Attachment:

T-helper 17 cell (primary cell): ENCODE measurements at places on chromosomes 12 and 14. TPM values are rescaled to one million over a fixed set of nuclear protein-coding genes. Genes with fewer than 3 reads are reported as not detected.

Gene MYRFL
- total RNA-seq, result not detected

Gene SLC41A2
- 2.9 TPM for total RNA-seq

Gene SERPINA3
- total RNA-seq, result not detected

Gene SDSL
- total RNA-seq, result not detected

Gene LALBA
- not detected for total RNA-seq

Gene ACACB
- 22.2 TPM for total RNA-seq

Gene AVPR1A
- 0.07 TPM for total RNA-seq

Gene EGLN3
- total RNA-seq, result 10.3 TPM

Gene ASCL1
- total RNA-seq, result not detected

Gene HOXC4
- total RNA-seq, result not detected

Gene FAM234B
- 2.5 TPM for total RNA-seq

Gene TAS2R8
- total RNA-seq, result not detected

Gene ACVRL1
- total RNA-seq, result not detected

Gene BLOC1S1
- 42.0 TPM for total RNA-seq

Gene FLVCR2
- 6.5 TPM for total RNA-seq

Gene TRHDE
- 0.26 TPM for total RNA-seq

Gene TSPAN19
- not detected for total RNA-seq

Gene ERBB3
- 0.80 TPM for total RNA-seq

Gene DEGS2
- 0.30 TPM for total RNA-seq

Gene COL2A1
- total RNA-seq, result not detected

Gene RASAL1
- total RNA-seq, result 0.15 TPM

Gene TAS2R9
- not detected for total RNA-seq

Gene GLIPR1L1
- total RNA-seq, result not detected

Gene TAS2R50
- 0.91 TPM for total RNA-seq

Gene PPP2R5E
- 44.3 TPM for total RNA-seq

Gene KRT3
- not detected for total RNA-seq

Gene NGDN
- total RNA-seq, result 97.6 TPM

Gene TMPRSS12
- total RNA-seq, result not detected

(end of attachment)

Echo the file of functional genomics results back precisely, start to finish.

T-helper 17 cell (primary cell): ENCODE measurements at places on chromosomes 12 and 14. TPM values are rescaled to one million over a fixed set of nuclear protein-coding genes. Genes with fewer than 3 reads are reported as not detected.

Gene MYRFL
- total RNA-seq, result not detected

Gene SLC41A2
- 2.9 TPM for total RNA-seq

Gene SERPINA3
- total RNA-seq, result not detected

Gene SDSL
- total RNA-seq, result not detected

Gene LALBA
- not detected for total RNA-seq

Gene ACACB
- 22.2 TPM for total RNA-seq

Gene AVPR1A
- 0.07 TPM for total RNA-seq

Gene EGLN3
- total RNA-seq, result 10.3 TPM

Gene ASCL1
- total RNA-seq, result not detected

Gene HOXC4
- total RNA-seq, result not detected

Gene FAM234B
- 2.5 TPM for total RNA-seq

Gene TAS2R8
- total RNA-seq, result not detected

Gene ACVRL1
- total RNA-seq, result not detected

Gene BLOC1S1
- 42.0 TPM for total RNA-seq

Gene FLVCR2
- 6.5 TPM for total RNA-seq

Gene TRHDE
- 0.26 TPM for total RNA-seq

Gene TSPAN19
- not detected for total RNA-seq

Gene ERBB3
- 0.80 TPM for total RNA-seq

Gene DEGS2
- 0.30 TPM for total RNA-seq

Gene COL2A1
- total RNA-seq, result not detected

Gene RASAL1
- total RNA-seq, result 0.15 TPM

Gene TAS2R9
- not detected for total RNA-seq

Gene GLIPR1L1
- total RNA-seq, result not detected

Gene TAS2R50
- 0.91 TPM for total RNA-seq

Gene PPP2R5E
- 44.3 TPM for total RNA-seq

Gene KRT3
- not detected for total RNA-seq

Gene NGDN
- total RNA-seq, result 97.6 TPM

Gene TMPRSS12
- total RNA-seq, result not detected